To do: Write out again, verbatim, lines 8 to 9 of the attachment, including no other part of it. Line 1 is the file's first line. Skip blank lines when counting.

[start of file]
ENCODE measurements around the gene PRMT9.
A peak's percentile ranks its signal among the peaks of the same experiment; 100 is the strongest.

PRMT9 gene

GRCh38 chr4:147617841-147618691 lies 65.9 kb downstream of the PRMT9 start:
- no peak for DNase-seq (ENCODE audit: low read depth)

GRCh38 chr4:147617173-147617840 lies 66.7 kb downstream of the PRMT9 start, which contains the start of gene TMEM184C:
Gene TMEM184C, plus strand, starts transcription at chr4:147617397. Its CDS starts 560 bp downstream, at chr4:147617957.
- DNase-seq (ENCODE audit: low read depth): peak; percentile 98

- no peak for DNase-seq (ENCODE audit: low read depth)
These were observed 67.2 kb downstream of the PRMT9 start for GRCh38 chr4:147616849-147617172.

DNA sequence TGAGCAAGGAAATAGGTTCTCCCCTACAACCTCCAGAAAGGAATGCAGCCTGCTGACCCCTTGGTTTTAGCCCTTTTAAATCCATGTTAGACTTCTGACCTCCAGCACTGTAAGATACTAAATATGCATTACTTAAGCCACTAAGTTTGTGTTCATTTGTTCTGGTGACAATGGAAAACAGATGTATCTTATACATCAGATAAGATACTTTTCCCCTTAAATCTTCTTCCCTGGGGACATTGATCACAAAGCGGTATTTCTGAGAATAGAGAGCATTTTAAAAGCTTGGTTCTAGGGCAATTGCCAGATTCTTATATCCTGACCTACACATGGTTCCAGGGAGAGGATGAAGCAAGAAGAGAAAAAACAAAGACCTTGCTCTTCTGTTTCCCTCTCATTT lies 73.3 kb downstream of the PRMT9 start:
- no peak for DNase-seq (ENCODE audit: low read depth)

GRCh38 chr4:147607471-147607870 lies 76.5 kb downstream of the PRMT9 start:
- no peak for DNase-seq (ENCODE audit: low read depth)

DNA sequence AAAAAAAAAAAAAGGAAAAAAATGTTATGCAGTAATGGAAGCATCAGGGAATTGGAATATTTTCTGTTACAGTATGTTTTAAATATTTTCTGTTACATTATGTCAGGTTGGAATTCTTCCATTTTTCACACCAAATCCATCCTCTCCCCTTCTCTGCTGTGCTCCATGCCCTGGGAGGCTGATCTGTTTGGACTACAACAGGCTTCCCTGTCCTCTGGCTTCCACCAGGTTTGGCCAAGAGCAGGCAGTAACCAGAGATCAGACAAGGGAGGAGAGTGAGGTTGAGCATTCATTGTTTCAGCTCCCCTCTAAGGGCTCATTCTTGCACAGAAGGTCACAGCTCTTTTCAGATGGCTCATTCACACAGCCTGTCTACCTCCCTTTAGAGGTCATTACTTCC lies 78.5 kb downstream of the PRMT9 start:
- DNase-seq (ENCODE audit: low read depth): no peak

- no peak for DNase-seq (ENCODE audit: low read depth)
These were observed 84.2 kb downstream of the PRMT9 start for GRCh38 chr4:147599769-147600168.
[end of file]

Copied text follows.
- DNase-seq (ENCODE audit: low read depth): peak; percentile 98

- no peak for DNase-seq (ENCODE audit: low read depth)